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Massey researcher part of global scientific task force that found linkages between mixtures of commonly encountered chemicals and the development of cancer

New research has found that combinations of chemicals encountered every day in our food, air and water can lead to the development of cancer.

A global scientific task force involving VCU Massey Cancer Center researcher Masoud Manjili, Ph.D., found that combinations of chemicals encountered every day in our air, food and water can lead to the development of cancer. Assembled by an NGO called “Getting to Know Cancer,” the task force consisted of 174 total scientists from prominent institutions in 28 countries who collaborated to tackle longstanding concerns over the linkages between mixtures of commonly encountered chemicals and the development of cancer. From the thousands of chemicals to which the population is now routinely exposed, the scientists selected 85 prototypic chemicals that were not considered to be carcinogenic to humans and reviewed their effects against a long list of mechanisms that are important for cancer development. Working in teams that focused on various hallmarks of cancer, the group found that 50 of those chemicals support key cancer-related mechanisms at environmentally-relevant levels of exposure. This finding, published in a special issue of Carcinogenesis, supports the idea that very low levels of chemicals may be capable of acting in concert with one another to cause cancer, even though low-level exposures to these chemicals individually might not be carcinogenic.

Masoud Manjili, Ph.D.

Manjili, who is a member of the Cancer Cell Signaling research program at VCU Massey Cancer Center and associate professor of microbiology and immunology at the VCU School of Medicine, serves on the “Getting To Know Cancer” advisory board and is a member of the organization’s Halifax Project task force. He participated in conceiving the study and writing the research manuscript, particularly in relation to tumor-promoting inflammation and immune evasion. “This is a game-changing project proposing that cumulative effects of individual non-carcinogenic chemicals could produce carcinogenic synergies,” he said. “This new understanding of carcinogenesis could lead to restructuring the World Health Organization International Programme on Chemical Safety.”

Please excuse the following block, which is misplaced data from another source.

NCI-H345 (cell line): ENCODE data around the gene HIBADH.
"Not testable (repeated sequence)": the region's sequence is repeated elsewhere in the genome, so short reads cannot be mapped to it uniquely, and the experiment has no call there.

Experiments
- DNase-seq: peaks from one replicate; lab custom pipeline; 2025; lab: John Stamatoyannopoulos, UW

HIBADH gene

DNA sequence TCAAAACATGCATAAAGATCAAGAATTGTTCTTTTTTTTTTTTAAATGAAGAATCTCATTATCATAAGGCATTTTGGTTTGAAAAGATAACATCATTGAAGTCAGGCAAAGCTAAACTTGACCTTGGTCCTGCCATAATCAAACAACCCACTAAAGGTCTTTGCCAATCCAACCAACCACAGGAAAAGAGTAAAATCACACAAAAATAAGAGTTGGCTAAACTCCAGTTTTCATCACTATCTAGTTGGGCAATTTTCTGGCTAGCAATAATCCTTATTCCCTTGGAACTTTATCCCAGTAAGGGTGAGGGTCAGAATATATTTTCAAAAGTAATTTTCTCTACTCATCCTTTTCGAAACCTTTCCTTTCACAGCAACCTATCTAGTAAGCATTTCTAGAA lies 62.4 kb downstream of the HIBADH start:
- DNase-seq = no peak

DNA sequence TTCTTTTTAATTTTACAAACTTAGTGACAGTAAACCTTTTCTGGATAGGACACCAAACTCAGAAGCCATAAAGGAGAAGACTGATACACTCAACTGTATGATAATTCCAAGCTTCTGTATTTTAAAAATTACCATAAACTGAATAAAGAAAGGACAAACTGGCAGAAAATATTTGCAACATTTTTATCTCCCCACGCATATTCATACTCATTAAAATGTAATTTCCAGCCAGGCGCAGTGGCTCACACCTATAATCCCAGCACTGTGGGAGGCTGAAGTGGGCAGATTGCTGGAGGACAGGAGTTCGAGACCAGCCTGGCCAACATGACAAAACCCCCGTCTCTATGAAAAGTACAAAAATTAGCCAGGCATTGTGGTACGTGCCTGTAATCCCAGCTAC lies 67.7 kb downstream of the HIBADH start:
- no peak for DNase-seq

This project represents the first time that this large-scale problem has ever been considered by interdisciplinary teams that could fully interpret the full spectrum of cancer biology and incorporate what is now known about low-dose chemical effects. In light of this evidence, the task force is calling for an increased emphasis and support for research on low-dose exposures to mixtures of chemicals that are unavoidable in the environment.

Current estimates suggest that as many as one in five cancers may be due to chemical exposures in the environment that are not related to personal lifestyle choices, so the effects of exposures to mixtures of commonly encountered chemicals needs to be better understood in order to reduce the incidence of cancer.   

The full manuscript of this study is available here.

Written by: Jenny Owen

Posted on: June 23, 2015

Category: Research